Roxana M. Bermejo.
I have always considered the interpreting of abstract paintings through figurative tools to be a sterile activity. It results in being a vain exercise in which the viewer tends to equate what is unknown to the familiar. The idea of discovering an algorithm to decipher the forms is as erroneous as the intention to analyze the man behind the brush, outside the horizon of his circumstances. The artist is–I would dare to categorize–always a continuous sum of incredibly small personal stories, of intertexts, of secrets, silenced or shared.
Precisely, under the title of Shared Secrets (Kendall Art Center, September 23 October 21, 2016) we receive the most recent exhibition of visual artist Pedro Ávila Gendis, who was born in Camaguey in 1959. The artist, a Cuban of those who carry the island in their suitcase, cannot avoid evoking fluvial themes in his works. Nature–wounded, hardened, vivacious, rises on the quadrangular surface of its abstractions, with a homogenous and vibrant rhythm of reds, whites, grays and yellows. The sea, without being explicated by the presence of watery tones, flows through the walls of the Kendall Art Center, flooding everything… a corporeal sea that I crave unquestioningly, even though up until now it was I who defended the innocuousness of the non-figurative language. Pedro Ávila Gendis is not, however, an artist who insinuates through his forms: he is a gestural, expressionist, abstract artist like so few. What happens, perhaps, will be a matter of empathy; it will be the damned circumstance when artist and spectator share the same island in the bowels. And the sea–Oh the sea!–Always a recurring motive for the Cuban. Then, I conceive it to be impetuous, from my personal reading, bathing each of the series that make up this show (The voice of the earth, Sublime Landscapes and Interior Spaces).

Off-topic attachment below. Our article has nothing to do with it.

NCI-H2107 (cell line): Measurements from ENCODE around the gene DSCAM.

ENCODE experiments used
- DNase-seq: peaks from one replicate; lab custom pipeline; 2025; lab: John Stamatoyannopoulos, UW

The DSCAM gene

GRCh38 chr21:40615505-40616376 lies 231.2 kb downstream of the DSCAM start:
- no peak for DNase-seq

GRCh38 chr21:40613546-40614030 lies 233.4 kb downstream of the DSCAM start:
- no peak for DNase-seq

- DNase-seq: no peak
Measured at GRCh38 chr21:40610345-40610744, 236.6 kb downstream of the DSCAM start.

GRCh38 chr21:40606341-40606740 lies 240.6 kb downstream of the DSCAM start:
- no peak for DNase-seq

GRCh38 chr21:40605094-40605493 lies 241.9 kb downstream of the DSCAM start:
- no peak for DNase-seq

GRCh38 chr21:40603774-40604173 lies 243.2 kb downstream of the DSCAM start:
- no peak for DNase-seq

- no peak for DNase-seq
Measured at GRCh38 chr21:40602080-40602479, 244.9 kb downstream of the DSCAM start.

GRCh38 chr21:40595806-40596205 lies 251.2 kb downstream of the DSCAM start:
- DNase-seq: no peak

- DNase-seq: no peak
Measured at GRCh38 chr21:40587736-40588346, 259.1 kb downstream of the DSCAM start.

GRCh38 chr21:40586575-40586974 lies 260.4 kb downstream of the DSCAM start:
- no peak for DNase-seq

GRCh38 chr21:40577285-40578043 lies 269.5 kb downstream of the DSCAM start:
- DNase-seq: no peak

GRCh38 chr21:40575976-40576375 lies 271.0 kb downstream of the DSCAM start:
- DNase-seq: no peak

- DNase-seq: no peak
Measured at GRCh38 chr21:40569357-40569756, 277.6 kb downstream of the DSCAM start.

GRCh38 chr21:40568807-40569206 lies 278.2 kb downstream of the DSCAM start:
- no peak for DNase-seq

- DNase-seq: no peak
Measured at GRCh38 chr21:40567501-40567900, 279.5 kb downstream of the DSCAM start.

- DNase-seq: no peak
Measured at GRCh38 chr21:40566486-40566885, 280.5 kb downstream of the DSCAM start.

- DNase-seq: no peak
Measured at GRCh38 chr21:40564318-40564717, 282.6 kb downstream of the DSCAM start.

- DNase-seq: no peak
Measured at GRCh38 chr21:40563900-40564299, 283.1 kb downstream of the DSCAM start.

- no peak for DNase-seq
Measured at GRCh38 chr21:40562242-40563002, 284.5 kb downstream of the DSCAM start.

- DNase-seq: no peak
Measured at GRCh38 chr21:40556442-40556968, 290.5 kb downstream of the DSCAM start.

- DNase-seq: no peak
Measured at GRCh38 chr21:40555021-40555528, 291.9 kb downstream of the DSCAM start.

In the end, I do not doubt that this strange sensation of nature in suspense, of maritime depth … is just a distinction of mine, a need to-as stated before-return to the origins by the road already traveled; but I know for a fact that I am not the only person devoid of the Cuban sea in Florida. That is why I recommend, in any case, to experience with one’s own flesh the condition of humidity that is born from the work of the painter, when the gallery is penetrated. That sea (or not a sea) of Pedro Ávila Gendis insists on reminding me of that immortal poem by Miguel Ángel Asturias: Intimate friend from the dream, Ulysses / returned to his hazy destination, / like returning from other countries/ to his country. For being of sea salt.
This text appears in D FINE: Artists and Exhibitions in the Rodríguez Collection, an anthology of essays on the collection of Leonardo Rodríguez. [p. 14-15].
This book will be unveiled in a presentation at the Kendall Art Center, December 9th, 2018 at 2:00pm.